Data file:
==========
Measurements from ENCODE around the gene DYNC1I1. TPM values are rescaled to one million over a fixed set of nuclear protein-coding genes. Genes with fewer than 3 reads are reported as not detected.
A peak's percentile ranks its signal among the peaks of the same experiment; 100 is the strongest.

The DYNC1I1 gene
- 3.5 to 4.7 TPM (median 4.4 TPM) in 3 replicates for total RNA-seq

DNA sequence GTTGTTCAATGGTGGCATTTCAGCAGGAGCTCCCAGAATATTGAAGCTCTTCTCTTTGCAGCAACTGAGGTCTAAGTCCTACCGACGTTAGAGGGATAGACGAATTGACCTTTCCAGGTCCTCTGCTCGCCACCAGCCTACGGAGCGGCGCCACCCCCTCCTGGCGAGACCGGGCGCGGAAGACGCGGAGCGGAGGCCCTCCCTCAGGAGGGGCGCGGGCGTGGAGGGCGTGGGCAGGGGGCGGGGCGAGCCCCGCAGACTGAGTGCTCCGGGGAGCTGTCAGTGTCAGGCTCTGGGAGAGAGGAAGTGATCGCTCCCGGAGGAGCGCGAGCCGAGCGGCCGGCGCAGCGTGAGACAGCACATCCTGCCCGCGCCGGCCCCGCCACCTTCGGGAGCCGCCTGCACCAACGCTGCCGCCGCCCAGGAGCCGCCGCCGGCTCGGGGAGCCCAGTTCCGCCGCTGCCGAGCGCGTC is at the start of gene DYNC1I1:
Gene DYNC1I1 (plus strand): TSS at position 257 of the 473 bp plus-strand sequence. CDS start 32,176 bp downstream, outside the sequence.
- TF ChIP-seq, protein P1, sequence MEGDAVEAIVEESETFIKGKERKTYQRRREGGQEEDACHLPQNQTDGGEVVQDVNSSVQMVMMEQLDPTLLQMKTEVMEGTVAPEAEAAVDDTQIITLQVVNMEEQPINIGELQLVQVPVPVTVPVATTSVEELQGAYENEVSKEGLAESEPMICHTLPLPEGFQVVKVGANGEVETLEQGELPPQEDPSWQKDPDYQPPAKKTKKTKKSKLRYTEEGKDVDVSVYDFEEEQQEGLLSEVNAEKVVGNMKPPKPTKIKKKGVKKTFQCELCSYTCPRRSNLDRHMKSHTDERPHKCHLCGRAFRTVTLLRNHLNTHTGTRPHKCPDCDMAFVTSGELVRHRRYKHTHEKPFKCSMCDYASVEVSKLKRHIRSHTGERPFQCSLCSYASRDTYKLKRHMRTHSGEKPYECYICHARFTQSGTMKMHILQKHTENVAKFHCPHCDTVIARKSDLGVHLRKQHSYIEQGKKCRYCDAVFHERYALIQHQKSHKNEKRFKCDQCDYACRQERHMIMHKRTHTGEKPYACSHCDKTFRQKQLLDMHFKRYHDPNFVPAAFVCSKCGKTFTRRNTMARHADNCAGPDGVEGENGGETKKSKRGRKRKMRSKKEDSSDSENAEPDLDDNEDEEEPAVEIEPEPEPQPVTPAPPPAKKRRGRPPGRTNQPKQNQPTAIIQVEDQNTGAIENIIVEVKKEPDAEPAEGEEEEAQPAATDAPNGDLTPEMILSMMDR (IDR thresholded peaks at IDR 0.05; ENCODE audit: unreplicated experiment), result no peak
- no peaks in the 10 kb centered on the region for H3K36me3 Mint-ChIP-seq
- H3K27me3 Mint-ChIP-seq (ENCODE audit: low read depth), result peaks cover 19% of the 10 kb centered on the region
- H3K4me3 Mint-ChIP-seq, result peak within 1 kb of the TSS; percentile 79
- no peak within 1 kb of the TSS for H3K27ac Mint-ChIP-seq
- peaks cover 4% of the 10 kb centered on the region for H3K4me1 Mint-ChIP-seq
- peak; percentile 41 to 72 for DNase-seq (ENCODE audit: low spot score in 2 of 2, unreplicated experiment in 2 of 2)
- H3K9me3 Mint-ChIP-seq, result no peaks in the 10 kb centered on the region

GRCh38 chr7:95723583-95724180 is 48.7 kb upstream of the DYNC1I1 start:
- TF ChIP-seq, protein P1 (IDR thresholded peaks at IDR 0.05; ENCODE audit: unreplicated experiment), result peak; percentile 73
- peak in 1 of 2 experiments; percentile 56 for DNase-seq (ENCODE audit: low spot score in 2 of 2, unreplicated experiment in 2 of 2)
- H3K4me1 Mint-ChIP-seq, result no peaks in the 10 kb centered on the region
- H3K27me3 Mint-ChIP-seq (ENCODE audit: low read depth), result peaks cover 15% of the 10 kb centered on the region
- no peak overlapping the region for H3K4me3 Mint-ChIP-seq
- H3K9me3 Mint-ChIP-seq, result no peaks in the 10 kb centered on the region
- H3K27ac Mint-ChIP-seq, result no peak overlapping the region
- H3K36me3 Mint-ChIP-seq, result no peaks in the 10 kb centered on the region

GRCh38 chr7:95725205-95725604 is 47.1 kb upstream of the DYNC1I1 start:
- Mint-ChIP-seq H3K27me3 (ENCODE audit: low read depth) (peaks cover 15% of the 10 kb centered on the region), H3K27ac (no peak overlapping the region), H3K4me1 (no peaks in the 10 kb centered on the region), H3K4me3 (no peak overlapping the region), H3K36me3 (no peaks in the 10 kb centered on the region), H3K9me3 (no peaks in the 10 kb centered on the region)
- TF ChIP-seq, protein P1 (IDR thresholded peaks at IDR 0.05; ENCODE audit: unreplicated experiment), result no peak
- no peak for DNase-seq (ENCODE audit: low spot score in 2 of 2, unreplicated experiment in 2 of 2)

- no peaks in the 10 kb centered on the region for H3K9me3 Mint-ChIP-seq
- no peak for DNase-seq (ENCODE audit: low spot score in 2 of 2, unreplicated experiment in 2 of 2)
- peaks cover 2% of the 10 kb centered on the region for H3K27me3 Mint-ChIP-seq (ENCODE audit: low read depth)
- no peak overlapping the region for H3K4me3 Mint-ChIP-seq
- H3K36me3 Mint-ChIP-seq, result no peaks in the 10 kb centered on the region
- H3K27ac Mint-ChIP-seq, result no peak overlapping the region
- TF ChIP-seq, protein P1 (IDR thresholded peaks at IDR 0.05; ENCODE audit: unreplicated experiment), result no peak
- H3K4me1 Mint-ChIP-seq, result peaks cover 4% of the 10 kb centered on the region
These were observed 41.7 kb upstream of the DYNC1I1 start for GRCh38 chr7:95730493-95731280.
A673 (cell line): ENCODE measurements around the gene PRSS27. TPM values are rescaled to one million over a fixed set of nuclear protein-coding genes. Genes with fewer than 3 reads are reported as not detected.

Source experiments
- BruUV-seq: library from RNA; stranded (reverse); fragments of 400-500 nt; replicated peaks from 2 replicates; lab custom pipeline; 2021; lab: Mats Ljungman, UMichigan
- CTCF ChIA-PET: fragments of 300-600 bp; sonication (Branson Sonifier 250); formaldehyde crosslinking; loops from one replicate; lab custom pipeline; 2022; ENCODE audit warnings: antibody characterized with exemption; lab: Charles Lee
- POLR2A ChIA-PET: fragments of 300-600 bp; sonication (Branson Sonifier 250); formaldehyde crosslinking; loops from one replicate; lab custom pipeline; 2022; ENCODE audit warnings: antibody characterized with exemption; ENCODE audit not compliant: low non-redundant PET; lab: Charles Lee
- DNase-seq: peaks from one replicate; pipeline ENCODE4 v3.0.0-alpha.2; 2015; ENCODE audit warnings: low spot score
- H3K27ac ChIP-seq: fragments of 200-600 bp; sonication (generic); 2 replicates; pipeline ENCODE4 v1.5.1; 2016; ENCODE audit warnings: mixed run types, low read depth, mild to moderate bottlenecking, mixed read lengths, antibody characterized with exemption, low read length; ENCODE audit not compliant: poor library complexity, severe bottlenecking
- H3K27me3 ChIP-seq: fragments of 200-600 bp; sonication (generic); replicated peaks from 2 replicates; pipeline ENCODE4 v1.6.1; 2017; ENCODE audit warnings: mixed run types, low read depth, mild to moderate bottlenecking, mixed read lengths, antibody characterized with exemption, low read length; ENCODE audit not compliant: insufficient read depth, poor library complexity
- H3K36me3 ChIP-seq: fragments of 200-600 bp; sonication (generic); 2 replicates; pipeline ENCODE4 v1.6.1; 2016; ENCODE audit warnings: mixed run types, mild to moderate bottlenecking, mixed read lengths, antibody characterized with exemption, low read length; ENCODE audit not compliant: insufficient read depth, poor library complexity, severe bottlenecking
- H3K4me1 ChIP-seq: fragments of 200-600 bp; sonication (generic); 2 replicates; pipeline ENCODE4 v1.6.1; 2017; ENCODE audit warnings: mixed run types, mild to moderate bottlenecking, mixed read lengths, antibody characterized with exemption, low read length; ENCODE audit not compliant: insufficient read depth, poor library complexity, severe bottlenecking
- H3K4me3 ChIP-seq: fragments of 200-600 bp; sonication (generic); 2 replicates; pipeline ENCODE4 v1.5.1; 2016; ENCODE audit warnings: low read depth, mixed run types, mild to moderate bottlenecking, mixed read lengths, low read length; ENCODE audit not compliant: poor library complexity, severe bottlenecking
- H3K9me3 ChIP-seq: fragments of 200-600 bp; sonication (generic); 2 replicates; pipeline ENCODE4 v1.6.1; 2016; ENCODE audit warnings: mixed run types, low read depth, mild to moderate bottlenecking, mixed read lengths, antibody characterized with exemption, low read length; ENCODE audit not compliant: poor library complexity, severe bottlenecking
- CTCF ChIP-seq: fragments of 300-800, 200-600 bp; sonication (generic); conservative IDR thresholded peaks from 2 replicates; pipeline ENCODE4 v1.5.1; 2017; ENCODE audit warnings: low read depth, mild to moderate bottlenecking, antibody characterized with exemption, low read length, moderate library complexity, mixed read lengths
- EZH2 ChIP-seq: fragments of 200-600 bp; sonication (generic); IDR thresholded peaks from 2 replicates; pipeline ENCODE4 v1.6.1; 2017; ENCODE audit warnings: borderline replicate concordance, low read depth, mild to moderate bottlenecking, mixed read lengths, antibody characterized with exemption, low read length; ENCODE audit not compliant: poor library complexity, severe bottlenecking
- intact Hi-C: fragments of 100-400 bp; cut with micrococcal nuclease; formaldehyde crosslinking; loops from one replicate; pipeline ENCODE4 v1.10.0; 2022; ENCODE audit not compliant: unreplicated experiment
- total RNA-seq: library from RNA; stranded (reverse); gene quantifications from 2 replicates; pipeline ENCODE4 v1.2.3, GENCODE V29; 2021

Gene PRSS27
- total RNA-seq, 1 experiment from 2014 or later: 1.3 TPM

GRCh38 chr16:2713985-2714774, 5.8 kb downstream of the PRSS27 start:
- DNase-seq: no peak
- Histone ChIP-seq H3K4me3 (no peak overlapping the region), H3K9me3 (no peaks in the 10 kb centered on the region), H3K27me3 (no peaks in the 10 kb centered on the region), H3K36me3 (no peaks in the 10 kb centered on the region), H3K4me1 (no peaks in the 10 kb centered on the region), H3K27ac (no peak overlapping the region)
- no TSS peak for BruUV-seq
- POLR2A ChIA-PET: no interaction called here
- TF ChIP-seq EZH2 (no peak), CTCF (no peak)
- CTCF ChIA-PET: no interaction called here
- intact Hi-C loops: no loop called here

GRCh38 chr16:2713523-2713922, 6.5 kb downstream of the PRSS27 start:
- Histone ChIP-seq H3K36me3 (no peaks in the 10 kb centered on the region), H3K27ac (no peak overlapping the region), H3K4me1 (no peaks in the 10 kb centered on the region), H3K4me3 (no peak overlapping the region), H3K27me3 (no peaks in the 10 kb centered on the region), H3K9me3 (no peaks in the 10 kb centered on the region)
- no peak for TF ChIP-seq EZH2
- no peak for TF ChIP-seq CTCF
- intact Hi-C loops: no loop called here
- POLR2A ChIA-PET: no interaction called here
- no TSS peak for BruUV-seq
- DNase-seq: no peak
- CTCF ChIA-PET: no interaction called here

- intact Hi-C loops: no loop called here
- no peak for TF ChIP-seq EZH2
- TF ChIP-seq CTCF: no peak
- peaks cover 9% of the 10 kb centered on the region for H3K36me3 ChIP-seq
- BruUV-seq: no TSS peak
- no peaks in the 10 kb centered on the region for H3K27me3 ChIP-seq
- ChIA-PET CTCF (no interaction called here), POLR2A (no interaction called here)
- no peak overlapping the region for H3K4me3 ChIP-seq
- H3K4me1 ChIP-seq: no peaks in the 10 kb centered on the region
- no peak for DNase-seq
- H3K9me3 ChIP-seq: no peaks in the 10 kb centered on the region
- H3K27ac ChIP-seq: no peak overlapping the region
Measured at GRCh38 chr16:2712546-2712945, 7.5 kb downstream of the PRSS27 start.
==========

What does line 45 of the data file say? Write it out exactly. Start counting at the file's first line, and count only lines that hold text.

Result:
- H3K36me3 ChIP-seq: fragments of 200-600 bp; sonication (generic); 2 replicates; pipeline ENCODE4 v1.6.1; 2016; ENCODE audit warnings: mixed run types, mild to moderate bottlenecking, mixed read lengths, antibody characterized with exemption, low read length; ENCODE audit not compliant: insufficient read depth, poor library complexity, severe bottlenecking